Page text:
We Need to Talk About Bruno from The Boy in the Striped Pajamas

One of the best-selling Holocaust novels of the twenty-first century has sold over eleven million copies, was a mainstay on the New York Times Bestseller List, was made into a popular film, and is frequently assigned in U.S. schools—just to name a few of its accolades. The fact that publishing company Penguin Random House just released its highly anticipated sequel should be good news for anyone who believes that Holocaust education is key—right?

Not in this case. The books in question are John Boyne’s 2006 bestseller The Boy in the Striped Pajamas, which has been derided for its historical inaccuracies and empathetic portrayal of Nazis from no less a source than the Auschwitz Memorial Museum itself, and its just-released sequel All the Broken Places. These novels are maudlin Holocaust stories that paint Jewish suffering as less important that German morality. As a result, in a climate of increasing misinformation and white nationalism thanks to Kanye, Elon Musk and Donald Trump, these books won’t really help. In fact, they may hurt.

For anyone unfamiliar with the novel, The Boy in the Striped Pajamas is told from the perspective on nine-year-old Bruno, whose Nazi family moves into a house just outside of Auschwitz when his father becomes the ranking officer at the death camp. Bruno, who is completely ignorant of the world around him, befriends a Jewish boy named Shmuel who is imprisoned in Auschwitz. When Bruno sneaks into the camp with Shmuel, something his sister Gretel goads him into doing, both boys are rounded up and killed in the gas chambers.

As if the glaring historical inaccuracies aren’t enough, there are two addi- tional ways in which Boy supports white nationalist ideologies such as Holocaust denial. First is the degree to which Jews and Jewish suffering are erased from the Holocaust narrative. Bruno frequently makes incorrect assumptions—which Shmuel never corrects—about what happens inside Auschwitz, skirting discussion of Nazi ideology. For instance, when Bruno claims that Germany “is superior” to other countries, “Shmuel stared at him but didn’t say anything.” Shmuel later tells Bruno “I don’t think the [Nazi] soldiers like us,” but when Bruno brings up his father’s role as a soldier, “Shmuel bit his lip and said nothing.” Shmuel’s father goes missing, but it is never explained that he has likely been killed. For those of us who have a firm understanding of this historical period, the implications are loaded, but they are never spelled out for young or uninformed readers.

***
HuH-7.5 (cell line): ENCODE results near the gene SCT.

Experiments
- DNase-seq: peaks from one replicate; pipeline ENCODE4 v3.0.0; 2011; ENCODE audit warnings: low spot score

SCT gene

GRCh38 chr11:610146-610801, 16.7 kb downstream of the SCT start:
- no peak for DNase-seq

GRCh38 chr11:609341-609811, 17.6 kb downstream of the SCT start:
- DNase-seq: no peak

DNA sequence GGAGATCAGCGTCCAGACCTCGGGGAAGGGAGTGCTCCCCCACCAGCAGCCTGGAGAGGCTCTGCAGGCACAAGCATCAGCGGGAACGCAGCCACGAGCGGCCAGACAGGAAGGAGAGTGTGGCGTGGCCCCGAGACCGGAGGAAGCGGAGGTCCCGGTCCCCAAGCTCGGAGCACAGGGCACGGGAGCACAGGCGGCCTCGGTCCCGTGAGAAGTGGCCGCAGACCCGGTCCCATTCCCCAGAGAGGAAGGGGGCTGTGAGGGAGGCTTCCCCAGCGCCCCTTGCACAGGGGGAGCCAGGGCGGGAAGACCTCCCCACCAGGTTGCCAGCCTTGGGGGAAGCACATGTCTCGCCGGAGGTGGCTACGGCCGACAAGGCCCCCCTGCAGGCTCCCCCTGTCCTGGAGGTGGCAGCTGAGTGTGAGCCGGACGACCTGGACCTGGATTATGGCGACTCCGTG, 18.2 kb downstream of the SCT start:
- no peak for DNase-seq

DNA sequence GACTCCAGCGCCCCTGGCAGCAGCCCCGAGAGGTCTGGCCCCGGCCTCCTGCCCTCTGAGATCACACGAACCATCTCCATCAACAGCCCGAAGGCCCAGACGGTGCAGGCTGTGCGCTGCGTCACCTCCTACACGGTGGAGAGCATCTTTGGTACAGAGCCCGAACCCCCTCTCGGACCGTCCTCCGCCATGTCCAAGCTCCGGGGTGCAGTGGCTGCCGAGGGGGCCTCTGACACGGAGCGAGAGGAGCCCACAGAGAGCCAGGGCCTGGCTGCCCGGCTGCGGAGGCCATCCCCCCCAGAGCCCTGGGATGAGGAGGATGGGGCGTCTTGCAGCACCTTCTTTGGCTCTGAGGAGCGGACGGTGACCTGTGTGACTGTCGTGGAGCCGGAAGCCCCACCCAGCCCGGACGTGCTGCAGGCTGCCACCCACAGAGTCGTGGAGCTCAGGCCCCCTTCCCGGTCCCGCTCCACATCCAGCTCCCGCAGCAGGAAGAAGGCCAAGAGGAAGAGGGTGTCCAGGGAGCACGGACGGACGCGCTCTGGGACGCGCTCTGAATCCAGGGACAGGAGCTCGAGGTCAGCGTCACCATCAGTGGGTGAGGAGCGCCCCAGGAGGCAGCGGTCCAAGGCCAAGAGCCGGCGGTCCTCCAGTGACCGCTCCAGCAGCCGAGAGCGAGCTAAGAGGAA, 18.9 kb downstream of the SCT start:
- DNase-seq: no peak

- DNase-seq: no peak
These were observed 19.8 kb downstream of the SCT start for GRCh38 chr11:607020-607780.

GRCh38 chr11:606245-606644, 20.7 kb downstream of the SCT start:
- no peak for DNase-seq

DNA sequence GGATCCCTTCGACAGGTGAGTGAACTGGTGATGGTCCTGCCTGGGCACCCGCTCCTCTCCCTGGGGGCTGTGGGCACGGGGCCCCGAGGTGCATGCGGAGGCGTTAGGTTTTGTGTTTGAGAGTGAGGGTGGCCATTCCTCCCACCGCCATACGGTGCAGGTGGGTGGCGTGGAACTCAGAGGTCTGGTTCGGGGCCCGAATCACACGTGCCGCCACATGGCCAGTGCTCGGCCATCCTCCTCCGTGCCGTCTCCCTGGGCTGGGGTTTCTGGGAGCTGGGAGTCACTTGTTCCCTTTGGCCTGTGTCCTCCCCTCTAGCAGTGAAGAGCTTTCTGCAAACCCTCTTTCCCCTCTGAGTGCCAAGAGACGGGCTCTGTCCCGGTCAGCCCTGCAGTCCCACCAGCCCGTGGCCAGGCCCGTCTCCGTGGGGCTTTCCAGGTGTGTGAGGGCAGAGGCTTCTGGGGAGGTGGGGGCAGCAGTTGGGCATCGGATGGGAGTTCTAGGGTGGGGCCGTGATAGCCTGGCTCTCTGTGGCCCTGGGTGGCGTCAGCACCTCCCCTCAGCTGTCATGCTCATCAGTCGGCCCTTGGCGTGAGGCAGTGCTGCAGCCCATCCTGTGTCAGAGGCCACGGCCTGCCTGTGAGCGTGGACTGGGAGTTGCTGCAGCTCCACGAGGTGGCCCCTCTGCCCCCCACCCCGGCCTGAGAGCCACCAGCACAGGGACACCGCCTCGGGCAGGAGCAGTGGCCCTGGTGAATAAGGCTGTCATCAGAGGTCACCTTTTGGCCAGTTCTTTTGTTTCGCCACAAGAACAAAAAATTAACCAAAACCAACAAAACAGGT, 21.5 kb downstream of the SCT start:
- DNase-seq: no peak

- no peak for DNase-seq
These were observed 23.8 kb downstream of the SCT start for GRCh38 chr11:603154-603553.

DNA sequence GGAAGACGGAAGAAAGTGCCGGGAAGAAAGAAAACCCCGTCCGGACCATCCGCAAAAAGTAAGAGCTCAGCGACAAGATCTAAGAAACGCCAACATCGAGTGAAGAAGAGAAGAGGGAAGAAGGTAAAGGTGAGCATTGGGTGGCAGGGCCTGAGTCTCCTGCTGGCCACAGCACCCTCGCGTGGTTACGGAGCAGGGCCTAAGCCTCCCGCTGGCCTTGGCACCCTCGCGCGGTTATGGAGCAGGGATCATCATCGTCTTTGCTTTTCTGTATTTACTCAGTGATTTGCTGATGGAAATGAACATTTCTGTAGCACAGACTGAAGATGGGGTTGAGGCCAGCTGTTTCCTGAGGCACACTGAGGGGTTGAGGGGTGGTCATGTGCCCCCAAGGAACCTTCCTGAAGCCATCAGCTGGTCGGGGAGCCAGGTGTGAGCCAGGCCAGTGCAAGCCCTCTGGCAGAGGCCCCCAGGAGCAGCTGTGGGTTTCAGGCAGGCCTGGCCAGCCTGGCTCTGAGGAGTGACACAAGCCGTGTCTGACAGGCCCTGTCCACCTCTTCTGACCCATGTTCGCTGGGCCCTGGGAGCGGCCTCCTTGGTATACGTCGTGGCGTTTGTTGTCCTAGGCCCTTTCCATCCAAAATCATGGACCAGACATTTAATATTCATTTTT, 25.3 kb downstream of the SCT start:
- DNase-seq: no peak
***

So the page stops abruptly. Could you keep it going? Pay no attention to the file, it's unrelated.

One could argue—as Boyne has—that it is the responsibility of educators and caregivers to help students fill in the historical context. Unfortunately, the state of Holocaust education in America suggests that isn’t happening adequately.

According to a survey by the Claims Conference (a nonprofit organization that helps Holocaust victims, survivors, and their families receive reparations from the German government) 48% of respondents in the United States, all between 18–39 years old, could not name a single concentration camp or ghetto. When asked about the number of Jews murdered during the Holocaust, 63% did not know that over six million Jews were killed. Shockingly, 11% believed that Jews had caused the Holocaust, and 40% said they have seen Holocaust denial messag- ing on social media. While no hard data are available on how frequently Boy in the Striped Pajamas is assigned in U.S. classrooms, a 2016 survey from University College London’s Centre for Holocaust Education indicated that 35% of British teachers assigned this book to students, for many of whom it is their first exposure to Holocaust “education.”

A quick search of “Boy in the Striped Pajamas” and “American schools” reveals thousands of hits, most of which are related to lesson plans, activity guides, and other resources that support the notion that Boy is regularly assigned in American schools as well.